The UK needs to demonstrate its added value to the United Nations and adopt a principled and values-driven foreign policy if it is to maintain its current influence after it leaves the EU, according to new research funded by the British Academy.
The research report, Global Britain in the United Nations, is the outcome of a project undertaken by academics from the Universities of Manchester, Leeds and Southampton on behalf of the United Nations Association – UK and funded under the British Academy’s Tackling the UK's International Challenges programme.
The researchers interviewed UN diplomats, UK officials and individuals from non-governmental organisations, and found that the UK faces ‘considerable challenges in maintaining its current level of influence once it has exited the EU’.
According to the report, which was launched at the APPG on the United Nations earlier today, the UK’s current record in the UN is mixed. Although the UK ‘takes a strong role in drafting resolutions and agenda-setting and is generally seen as a skilled negotiator’ in the UN Security Council, the report concludes that the UK has ‘very little influence on the General Assembly’.
Crucially, ‘Brexit will have an impact on the UK’s standing at the United Nations. British diplomats will perform strongly but they will lose political capital because they are less able to align their campaigns in the Security Council and the General Assembly with the influence of their colleagues in Brussels.’
Interviewees said that if it were not for the UK’s continued commitment to spending 0.7% of Gross National Income on Official Development Assistance, the UK’s reputation ‘would be in sort of free fall territory’. Nevertheless, ‘The decline in UK influence [in New York] is palpable. It’s partly Brexit, but not only.’
The report suggests that the impact of Brexit can be offset, and the UK’s influence maintained, if the UK invests in multilateralism and provides clear, principled, values-driven leadership.
- Specific policy ideas and resources from London, demonstrating the value of the United Kingdom in international forums. One such opportunity is presented by Secretary General António Guterres’ call for a ‘quantum leap in collective action’ on peace operations, including leadership in New York on the implementation of protection of civilian mandates. This could also provide one means of following through on Foreign Secretary Jeremy Hunt’s commitment to ‘do more within our budget on atrocity prevention’;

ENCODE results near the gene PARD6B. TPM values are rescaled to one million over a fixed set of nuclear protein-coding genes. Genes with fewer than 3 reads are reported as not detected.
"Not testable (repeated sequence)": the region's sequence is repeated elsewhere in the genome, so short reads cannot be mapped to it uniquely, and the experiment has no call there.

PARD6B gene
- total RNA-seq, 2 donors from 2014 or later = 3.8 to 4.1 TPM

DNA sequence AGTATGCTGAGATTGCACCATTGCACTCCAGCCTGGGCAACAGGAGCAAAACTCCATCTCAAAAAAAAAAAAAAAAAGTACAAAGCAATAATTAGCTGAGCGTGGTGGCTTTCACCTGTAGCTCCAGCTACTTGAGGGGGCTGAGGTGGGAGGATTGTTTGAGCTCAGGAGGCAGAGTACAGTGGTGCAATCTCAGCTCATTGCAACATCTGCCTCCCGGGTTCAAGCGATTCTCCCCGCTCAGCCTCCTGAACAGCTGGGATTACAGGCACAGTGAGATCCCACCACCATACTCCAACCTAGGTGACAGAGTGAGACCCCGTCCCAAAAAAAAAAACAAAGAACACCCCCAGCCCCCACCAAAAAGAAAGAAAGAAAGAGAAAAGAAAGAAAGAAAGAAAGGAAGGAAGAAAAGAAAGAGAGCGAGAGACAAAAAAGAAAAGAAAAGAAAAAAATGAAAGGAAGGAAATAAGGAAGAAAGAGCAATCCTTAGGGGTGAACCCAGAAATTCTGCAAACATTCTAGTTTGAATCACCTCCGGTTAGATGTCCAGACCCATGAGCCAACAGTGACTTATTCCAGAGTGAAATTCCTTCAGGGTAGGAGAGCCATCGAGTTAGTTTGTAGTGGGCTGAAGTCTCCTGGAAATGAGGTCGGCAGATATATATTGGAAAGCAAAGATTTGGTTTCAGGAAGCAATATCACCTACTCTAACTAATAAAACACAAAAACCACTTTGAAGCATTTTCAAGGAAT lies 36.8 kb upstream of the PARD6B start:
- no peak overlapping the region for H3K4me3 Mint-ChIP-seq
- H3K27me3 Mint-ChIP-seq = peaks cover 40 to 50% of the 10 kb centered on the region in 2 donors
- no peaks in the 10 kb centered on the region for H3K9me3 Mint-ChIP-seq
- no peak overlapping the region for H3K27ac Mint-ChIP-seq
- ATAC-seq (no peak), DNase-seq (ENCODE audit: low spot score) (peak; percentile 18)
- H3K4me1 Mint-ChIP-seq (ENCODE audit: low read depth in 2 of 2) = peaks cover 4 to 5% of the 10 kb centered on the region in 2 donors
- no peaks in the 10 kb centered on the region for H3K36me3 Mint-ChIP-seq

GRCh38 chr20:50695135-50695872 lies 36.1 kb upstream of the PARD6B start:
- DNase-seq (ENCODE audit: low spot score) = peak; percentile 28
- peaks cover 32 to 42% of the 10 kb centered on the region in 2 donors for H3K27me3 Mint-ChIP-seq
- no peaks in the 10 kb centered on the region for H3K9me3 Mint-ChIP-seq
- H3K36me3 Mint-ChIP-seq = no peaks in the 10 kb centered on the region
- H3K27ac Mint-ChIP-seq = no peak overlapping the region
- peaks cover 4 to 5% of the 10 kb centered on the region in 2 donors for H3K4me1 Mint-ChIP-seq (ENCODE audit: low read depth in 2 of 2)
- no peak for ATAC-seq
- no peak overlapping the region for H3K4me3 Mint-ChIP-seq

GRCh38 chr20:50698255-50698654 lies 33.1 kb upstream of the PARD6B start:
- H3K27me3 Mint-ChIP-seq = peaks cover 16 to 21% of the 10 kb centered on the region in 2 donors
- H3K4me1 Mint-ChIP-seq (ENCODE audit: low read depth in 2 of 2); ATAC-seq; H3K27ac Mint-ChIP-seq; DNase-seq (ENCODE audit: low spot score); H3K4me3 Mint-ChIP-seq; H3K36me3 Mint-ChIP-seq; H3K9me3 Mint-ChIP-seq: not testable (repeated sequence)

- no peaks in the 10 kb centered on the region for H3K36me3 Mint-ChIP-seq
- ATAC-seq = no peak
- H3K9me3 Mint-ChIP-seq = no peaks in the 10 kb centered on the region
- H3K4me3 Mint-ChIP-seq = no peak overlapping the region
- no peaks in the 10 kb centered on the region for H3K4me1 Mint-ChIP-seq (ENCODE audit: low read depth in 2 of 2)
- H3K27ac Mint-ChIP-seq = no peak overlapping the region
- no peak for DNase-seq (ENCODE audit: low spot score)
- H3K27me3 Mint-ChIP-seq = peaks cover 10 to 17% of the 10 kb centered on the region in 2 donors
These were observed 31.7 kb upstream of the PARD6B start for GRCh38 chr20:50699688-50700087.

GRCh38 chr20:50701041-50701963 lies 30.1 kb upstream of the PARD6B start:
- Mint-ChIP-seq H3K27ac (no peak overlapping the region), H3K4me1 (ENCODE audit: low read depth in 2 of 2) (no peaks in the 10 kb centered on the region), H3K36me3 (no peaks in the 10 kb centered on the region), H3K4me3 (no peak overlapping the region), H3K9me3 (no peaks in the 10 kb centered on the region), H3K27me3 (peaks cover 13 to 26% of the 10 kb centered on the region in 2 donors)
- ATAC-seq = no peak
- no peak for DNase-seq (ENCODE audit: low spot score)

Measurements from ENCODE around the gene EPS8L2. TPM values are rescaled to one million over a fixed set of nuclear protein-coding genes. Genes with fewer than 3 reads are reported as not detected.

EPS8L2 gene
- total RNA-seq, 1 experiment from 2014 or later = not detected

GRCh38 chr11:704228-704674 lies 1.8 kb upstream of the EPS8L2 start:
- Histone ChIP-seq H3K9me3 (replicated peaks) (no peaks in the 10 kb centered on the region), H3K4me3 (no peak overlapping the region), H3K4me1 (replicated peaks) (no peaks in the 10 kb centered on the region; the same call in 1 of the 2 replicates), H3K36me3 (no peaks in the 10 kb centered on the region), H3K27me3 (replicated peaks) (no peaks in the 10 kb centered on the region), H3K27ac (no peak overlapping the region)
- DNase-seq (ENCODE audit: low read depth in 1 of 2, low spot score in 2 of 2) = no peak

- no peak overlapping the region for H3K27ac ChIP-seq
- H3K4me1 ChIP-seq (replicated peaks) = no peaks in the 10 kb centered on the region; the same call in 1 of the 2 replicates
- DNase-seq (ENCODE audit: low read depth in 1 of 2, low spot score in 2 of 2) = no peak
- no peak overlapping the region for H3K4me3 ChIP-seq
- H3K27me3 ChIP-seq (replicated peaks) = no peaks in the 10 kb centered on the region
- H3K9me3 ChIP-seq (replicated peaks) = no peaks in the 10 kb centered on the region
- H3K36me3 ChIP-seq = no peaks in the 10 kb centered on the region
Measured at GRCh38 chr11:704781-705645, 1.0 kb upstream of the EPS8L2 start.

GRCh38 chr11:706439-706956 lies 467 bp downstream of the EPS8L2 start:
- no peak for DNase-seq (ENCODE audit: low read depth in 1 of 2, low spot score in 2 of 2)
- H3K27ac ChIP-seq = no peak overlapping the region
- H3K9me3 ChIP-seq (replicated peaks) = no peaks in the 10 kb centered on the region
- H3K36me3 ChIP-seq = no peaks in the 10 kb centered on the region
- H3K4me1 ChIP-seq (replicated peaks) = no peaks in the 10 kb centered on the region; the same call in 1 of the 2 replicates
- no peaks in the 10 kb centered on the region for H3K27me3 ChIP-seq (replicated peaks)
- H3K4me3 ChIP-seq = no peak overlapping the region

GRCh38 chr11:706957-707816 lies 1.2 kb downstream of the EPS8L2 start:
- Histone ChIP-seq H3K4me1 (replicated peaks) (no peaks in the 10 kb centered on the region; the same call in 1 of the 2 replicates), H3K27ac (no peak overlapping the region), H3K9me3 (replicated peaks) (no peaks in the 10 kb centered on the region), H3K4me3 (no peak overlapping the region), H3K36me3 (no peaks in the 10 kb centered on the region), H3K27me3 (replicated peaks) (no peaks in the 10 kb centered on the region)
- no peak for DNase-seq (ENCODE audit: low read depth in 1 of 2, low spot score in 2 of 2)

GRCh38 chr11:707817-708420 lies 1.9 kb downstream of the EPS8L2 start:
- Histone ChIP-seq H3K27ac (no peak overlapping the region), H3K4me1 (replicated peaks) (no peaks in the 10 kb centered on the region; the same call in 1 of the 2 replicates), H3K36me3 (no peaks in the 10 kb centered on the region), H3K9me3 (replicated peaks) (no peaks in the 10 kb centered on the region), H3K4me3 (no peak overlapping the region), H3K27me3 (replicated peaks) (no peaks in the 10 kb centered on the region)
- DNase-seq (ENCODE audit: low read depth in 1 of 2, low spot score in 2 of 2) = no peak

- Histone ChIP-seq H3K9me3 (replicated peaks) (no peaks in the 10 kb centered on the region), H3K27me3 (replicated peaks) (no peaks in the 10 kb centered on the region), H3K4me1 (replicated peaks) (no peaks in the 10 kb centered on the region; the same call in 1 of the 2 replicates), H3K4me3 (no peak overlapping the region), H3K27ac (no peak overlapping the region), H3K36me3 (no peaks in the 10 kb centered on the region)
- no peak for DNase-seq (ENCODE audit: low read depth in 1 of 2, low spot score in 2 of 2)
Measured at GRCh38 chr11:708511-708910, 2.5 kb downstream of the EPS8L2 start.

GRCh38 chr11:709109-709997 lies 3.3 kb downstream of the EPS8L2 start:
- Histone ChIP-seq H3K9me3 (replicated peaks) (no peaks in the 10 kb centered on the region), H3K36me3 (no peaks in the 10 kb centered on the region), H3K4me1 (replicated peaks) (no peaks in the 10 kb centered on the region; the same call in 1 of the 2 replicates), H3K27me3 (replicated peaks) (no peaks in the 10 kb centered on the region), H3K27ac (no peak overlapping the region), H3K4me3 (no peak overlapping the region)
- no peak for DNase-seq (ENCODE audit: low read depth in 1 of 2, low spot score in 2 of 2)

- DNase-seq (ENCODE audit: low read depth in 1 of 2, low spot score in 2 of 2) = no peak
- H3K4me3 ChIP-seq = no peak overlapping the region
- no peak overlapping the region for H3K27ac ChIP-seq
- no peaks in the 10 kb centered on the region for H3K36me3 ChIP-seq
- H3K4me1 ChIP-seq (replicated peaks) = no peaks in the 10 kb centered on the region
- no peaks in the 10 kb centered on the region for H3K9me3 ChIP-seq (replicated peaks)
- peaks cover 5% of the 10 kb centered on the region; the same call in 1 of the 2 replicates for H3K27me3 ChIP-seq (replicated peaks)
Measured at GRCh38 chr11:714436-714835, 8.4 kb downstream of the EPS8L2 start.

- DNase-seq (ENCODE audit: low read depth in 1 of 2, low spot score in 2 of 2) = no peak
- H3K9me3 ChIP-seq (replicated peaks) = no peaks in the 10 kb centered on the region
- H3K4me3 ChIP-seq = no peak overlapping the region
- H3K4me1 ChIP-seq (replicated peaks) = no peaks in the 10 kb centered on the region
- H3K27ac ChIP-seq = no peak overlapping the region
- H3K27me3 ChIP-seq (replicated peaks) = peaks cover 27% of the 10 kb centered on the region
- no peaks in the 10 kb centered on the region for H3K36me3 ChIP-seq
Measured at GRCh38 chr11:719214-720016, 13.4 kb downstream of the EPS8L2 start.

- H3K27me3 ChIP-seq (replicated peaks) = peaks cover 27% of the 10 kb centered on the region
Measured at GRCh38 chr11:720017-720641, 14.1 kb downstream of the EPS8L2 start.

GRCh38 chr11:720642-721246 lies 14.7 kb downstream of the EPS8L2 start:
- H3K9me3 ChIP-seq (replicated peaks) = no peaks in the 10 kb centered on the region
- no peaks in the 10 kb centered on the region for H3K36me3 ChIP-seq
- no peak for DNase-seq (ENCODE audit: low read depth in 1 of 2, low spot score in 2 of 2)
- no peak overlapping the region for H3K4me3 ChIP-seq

- Addressing gaps in diplomatic capacity at the General Assembly, which will develop as the UK is no longer able to rely on EU for burden sharing and support;
- Maintaining resolutely the UK’s 0.7% commitment to foreign aid – a major source of soft power and influence.
Professor Ash Amin, Foreign Secretary of the British Academy, said:
‘The implications of the UK’s withdrawal from the EU for the UK’s international reputation are of paramount importance in the months and years ahead. This report illustrates the challenges the UK faces and provides concrete recommendations on how to proceed.
‘The range of engagement the researchers have been able to enjoy with current and former diplomats in particular gives a well-rounded, expert view of the UK’s current and future capabilities and strategies at the UN and how the idea of Global Britain post-Brexit is being received – it shows there is much work to be done whilst highlighting the esteem in which the UK’s Mission to the UN is held by a range of interlocutors.'
Angie Pankhania, Deputy Director of UNA-UK, said:
‘This report provides an evidence base for what we have long argued. It is absolutely possible for the UK to “be an influential player” in international forums such as the United Nations. But it requires a principled and consistent approach. The UK cannot cherry-pick its favourite bits of multilateralism, it must invest in the health of the system as a whole.’
Lead author Dr Jess Gifkins, University of Manchester, said:
‘Our project shows that the impacts of Brexit go beyond the UK and the EU to the UN where the UK’s reputation is tarnished and its capacity for influence is weakened.’
Professor Jason Ralph, University of Leeds, who led the research project, added:
‘Our report shows there is widespread confusion about what ‘Global Britain’ means, and doubts about the UK’s capacity to deliver the resources to back up its diplomatic leadership.’
Researcher Dr Samuel Jarvis, University of Southampton, added:
‘At the United Nations, diplomats from outside the UK were sceptical of the UK’s promotion of Global Britain, viewing it more as a domestic-focused slogan. The UK’s loss on the ICJ election highlights the significant challenge the UK faces in maintaining influence during a period of growing push back against the permanent members in the UN.'